The minute I read about the book “Tamarind City” by Bishwanath Ghosh I knew I must get it. As a regular reader of “The Hindu”, Ghosh was familiar to me through his Sunday Diary and articles on Chennai.

As his last name indicates, Ghosh is a Bengali and new to South India & Chennai when he came to settle down here in 2000. He boarded the train from New Delhi after seeing Rajeev Menon‘s Kandukondain Kandukondain movie starring Mammooty & Aishwarya Rai. As a Chennai’ite by birth calling it “Tamarind” City is not the name, I will first associate with my city. But Ghosh chooses to do so because of his childhood memory capturing of Tamarind Trees.

The book begins with the history of Madras, and how East India Company got the lease to it, making it the first colonial township in India much before Calcutta or Delhi. Then Ghosh talks about the officers of East India Company who served early in their career in Chennai and then went on to become “men” who changed the face of this world. The book continues to reveal the creation of George Town, Black Town and how the place where Madras High Court stands today happened to be a small hillock. The Hillock was levelled by a successful Advocate (irony?) to make St.George Fort safe from attacks from the French and then Hyder Ali. The rocks from the hillock were used to create present-day Broadway which was created as a buffer zone to the back walls of St.George fort. It talks about the very first local citizen of Chennai and their family.

It then talks of North Madras & Royapuram Railway station (the first in India) which I have myself visited only a few times, those too to visit my good friends in Thiruvattiyor & Minjur or attending some marriage in that Area. One of my earliest memory of this part of Madras was when I went there for an NCC Annual Camp during my 8th Standard school at Thiruvattiyor High school, some 25 years back. As a South Madras boy, I remember it was a bigger shock for me to sleep a few days in the camp at that part of Madras than the 15 days trip I did a few months later at the outskirts of Pune in an NCC trek of Chatrapathi Shivaji trail. Ghosh writes of his shocking experience of riding in a motorbike as a pillion with a friend driving it at full speed on a circular-shaped promenade in Kasi Puram and suddenly seeing the road diving deep into the Bay of Bengal sea. I didn’t know about its existence, a Google search revealed it to be the Fishing Harbour – I need to visit this place someday.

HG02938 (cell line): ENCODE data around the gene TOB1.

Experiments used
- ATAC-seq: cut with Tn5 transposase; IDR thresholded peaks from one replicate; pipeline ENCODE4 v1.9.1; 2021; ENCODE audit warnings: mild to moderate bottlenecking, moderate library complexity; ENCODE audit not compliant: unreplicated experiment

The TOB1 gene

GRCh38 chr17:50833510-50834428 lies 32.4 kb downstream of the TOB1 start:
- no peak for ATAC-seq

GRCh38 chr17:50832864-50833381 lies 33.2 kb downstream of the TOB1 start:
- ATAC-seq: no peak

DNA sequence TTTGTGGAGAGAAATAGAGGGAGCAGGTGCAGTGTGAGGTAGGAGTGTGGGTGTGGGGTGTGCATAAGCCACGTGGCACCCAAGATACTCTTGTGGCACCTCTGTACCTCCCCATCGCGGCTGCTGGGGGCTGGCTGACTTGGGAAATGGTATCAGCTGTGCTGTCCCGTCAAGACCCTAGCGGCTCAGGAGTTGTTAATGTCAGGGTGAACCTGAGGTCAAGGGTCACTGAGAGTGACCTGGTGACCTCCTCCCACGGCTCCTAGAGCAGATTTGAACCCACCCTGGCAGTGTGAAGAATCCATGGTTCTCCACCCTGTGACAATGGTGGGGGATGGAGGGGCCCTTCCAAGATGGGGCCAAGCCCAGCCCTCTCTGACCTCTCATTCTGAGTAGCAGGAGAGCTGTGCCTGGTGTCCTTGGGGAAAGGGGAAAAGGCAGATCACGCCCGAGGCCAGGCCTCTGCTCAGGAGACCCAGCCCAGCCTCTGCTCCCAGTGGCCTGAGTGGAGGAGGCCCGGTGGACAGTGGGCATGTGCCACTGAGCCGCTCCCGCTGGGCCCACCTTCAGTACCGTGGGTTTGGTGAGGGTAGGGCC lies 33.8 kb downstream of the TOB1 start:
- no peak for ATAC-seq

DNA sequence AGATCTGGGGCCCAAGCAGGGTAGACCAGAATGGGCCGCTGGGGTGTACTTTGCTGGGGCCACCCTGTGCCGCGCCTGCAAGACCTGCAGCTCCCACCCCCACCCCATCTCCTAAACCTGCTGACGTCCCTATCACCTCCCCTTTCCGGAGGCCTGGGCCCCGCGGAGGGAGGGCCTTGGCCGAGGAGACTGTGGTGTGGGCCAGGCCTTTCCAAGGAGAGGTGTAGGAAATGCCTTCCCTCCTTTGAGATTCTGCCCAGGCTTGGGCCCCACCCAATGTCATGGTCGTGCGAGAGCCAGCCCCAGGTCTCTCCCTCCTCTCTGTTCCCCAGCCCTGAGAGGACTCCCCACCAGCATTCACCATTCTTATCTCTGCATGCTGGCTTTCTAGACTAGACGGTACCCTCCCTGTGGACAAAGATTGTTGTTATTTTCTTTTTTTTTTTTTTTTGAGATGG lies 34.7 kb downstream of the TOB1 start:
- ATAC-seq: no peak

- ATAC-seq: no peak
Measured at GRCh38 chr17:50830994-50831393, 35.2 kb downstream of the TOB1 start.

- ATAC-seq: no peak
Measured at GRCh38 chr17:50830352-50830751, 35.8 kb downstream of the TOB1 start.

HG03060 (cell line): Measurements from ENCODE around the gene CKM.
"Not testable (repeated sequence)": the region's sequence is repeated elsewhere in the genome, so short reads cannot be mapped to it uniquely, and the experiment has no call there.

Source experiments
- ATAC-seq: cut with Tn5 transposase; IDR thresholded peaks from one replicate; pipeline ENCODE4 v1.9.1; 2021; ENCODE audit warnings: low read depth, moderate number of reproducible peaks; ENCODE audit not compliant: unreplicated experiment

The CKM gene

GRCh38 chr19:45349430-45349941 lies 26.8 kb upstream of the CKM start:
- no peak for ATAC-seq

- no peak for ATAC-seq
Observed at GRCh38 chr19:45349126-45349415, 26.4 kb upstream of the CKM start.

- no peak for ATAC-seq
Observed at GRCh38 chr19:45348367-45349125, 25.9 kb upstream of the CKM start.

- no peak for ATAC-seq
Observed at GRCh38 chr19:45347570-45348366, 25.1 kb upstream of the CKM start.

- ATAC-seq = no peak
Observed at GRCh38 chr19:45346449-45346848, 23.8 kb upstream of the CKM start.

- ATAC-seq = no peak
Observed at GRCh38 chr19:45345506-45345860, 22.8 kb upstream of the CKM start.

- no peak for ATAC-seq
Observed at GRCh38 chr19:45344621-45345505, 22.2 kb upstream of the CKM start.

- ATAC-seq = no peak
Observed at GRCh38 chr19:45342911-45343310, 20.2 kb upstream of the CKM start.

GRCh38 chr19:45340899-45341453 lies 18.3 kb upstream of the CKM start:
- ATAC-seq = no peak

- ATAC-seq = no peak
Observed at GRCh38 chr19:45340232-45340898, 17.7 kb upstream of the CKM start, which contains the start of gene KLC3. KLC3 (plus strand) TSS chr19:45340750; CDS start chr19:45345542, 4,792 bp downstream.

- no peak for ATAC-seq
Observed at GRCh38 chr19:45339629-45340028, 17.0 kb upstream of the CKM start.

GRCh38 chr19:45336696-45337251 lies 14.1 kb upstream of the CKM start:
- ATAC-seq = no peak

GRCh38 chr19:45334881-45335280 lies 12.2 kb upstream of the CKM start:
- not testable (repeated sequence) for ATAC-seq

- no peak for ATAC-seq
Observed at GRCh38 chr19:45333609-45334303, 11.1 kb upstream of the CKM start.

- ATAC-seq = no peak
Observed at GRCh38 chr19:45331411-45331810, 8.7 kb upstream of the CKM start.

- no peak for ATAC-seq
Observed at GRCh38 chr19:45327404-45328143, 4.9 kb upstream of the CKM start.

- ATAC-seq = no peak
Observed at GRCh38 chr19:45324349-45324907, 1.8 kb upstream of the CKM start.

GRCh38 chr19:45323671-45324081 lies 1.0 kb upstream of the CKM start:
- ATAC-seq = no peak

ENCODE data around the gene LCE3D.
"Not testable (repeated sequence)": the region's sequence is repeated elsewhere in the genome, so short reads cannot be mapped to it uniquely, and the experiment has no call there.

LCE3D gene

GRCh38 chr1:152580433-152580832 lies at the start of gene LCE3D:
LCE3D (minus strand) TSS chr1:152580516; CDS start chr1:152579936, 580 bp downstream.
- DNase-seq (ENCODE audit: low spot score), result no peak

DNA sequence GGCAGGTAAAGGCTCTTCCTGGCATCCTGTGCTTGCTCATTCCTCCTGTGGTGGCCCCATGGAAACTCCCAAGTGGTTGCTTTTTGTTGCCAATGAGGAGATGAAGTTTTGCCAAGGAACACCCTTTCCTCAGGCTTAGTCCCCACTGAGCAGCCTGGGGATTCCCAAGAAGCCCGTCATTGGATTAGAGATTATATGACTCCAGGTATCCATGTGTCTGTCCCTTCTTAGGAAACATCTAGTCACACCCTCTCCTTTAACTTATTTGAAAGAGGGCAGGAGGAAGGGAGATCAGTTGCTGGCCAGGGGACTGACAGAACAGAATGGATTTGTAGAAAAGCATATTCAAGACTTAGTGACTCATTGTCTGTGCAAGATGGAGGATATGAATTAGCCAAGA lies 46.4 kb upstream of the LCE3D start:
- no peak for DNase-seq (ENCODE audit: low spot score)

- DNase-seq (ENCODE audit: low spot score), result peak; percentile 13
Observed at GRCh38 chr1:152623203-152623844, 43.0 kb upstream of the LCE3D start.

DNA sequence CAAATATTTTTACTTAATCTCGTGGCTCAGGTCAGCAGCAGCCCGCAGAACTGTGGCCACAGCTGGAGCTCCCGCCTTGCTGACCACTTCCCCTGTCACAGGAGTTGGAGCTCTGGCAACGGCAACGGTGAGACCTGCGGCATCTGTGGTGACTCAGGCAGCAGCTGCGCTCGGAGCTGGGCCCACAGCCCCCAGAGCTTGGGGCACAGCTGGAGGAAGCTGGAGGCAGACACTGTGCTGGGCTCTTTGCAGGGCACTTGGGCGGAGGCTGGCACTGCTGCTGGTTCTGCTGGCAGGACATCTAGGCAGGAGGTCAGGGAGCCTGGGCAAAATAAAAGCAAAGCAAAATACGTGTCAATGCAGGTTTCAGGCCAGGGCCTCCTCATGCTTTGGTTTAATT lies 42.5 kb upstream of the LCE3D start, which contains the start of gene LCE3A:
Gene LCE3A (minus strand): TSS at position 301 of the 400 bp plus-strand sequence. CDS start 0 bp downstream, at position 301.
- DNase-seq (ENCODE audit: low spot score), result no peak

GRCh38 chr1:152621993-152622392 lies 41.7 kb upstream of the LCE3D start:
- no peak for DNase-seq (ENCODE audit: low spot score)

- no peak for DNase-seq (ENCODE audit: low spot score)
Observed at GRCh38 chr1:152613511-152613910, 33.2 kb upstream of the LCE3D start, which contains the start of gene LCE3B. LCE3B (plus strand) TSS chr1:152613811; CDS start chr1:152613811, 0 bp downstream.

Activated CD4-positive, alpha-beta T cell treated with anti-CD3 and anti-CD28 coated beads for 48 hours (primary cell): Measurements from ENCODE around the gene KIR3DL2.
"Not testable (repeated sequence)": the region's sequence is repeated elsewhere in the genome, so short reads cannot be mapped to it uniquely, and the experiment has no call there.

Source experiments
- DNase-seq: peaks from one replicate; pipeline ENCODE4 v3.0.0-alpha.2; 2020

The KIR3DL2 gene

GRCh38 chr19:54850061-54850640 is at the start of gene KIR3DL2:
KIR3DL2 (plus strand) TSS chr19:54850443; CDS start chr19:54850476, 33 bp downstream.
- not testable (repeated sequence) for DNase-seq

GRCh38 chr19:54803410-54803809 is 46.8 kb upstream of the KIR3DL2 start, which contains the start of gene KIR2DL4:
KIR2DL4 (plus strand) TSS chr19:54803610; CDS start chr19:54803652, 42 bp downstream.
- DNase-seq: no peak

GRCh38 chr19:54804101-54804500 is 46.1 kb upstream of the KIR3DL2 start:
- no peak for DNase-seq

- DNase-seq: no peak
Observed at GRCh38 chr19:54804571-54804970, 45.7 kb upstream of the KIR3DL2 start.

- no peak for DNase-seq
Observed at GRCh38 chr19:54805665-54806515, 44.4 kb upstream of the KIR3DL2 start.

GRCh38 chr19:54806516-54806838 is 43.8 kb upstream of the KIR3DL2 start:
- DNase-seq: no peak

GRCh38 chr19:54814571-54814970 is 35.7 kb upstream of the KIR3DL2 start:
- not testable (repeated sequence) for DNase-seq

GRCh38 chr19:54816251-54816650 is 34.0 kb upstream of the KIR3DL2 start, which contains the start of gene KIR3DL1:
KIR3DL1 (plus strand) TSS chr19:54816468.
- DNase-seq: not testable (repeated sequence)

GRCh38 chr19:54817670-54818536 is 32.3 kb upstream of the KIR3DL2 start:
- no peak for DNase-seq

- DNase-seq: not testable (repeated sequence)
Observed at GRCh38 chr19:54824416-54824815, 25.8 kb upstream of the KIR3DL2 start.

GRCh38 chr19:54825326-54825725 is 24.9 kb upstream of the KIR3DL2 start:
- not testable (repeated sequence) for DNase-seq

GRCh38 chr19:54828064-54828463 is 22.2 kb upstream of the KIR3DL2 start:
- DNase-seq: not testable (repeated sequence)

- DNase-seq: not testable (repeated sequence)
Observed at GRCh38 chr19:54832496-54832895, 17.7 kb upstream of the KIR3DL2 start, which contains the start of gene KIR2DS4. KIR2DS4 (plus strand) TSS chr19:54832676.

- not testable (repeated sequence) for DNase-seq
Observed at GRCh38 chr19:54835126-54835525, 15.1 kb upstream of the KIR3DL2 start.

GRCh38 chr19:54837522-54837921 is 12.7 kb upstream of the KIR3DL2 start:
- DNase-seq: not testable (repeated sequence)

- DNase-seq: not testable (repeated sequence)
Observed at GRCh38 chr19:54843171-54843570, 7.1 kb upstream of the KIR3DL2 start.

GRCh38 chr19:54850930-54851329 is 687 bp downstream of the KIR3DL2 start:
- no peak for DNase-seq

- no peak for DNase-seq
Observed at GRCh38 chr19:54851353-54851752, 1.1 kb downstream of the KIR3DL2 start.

Fishing Harbour in Madras

Fishing Harbour in Madras

In the next chapters, Ghosh visits Mylapore, Triplicane, Parthasarathy Perumal temple and Kapalesswara temple in Chennai. He writes about the Bharathiyar House there is preserved as a museum and a house where Mathematic genius Mr Ramanujam lived. He talks about Tamil Brahmins who live in this area, the sects within them (Iyer and Iyengar) and the sub-sects within Iyengars; I wish he could have covered a few other communities in the city to make the coverage holistic and true representation of the city.

The book then changes gears and talks about famous living and past personalities including Sexologist Dr Narayana Reddy, a trans-sexual, rags to riches woman who is heading one of Chennai’s successful food chains, Yesteryear film stars Sarojini Devi, Gemini Ganesan and then finally makes passing references to Past Chief Minister of Tamil Nadu Dr Karunanidhi and the present CM Dr Jayalalitha.

A sample page from the book - Tamarind City: Where Modern India Began

A sample page from the book – Tamarind City: Where Modern India Began

There were things I learnt about my city that I didn’t know before. I have made a list of those items that I need to research/visit/learn about after reading this book. Ghosh has convinced me (not that I needed to) to next read the Chronicler of Chennai (as he likes to be called, but he is Chennai’s most beloved historian) S.Muthiah’s book titled “Madras Rediscovered”, which is considered the Bible on Chennai.

Lastly, Ghosh lives in Murugesan street which is four streets away from my office at Habibullah Road.

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